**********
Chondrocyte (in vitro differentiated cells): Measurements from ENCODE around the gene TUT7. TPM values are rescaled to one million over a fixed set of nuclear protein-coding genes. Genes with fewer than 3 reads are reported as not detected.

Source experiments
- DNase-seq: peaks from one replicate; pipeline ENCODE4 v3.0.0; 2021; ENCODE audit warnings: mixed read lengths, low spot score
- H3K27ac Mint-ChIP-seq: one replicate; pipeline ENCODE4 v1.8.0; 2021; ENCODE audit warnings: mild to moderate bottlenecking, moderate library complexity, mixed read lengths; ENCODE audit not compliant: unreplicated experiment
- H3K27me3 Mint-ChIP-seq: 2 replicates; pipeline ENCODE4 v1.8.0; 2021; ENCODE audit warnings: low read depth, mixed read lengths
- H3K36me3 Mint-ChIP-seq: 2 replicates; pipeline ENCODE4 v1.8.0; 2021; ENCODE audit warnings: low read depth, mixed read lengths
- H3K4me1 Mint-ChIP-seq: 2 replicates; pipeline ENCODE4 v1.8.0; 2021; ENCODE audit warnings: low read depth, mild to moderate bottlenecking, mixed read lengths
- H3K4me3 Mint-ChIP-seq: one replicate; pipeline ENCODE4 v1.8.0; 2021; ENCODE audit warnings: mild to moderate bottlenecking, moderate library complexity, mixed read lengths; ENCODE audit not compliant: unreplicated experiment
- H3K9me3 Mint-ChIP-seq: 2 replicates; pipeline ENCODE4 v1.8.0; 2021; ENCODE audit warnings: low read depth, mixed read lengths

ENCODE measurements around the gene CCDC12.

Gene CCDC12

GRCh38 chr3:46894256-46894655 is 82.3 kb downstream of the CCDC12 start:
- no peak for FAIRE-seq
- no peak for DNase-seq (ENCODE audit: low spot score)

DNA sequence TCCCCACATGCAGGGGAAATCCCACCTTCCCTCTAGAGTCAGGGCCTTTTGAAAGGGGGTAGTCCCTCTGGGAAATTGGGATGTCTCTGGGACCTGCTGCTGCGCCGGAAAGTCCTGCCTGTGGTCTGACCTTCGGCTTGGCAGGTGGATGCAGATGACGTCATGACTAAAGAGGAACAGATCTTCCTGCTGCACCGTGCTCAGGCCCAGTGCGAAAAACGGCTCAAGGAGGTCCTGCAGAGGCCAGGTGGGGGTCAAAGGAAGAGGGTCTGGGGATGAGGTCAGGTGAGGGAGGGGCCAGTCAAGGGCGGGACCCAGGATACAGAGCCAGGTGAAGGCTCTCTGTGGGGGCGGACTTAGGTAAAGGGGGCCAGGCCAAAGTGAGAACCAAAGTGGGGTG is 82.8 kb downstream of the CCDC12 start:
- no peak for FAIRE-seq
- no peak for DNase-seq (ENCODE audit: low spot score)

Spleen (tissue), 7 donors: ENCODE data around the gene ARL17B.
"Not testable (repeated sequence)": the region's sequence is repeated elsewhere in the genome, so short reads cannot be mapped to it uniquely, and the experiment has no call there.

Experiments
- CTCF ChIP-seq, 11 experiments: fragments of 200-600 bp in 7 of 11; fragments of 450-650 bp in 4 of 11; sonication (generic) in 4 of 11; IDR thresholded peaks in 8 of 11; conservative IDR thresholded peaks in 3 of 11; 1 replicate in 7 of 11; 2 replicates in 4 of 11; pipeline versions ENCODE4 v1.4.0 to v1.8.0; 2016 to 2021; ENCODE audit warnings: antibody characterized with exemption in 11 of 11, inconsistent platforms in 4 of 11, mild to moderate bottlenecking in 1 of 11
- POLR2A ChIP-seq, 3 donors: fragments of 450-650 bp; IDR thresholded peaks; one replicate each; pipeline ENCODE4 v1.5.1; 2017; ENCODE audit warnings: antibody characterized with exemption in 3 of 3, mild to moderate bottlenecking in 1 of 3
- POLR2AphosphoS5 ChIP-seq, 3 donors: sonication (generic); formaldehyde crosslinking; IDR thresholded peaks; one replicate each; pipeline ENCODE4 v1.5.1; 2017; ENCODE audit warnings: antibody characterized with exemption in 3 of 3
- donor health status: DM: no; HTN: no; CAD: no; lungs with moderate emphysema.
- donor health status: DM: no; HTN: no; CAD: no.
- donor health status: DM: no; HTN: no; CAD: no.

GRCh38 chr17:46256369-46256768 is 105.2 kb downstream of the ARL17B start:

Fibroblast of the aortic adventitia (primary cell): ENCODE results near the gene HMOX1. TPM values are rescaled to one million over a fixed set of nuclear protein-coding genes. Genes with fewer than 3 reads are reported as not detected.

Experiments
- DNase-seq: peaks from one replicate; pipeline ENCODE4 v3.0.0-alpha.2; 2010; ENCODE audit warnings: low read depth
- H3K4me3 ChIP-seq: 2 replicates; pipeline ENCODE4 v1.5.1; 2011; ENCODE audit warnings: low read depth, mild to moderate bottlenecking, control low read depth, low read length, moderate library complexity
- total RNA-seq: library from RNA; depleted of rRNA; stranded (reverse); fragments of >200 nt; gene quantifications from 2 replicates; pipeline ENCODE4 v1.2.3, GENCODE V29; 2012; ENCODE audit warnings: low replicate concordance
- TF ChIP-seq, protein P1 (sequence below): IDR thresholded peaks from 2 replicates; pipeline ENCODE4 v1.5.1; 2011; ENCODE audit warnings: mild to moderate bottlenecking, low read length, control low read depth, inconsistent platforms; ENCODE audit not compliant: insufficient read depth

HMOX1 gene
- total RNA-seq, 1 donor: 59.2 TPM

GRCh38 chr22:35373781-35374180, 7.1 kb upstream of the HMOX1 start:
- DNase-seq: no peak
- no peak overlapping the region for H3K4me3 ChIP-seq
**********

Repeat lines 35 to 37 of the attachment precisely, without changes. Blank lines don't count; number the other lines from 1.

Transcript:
- total RNA-seq, 1 donor: 59.2 TPM

GRCh38 chr22:35373781-35374180, 7.1 kb upstream of the HMOX1 start:
- DNase-seq: no peak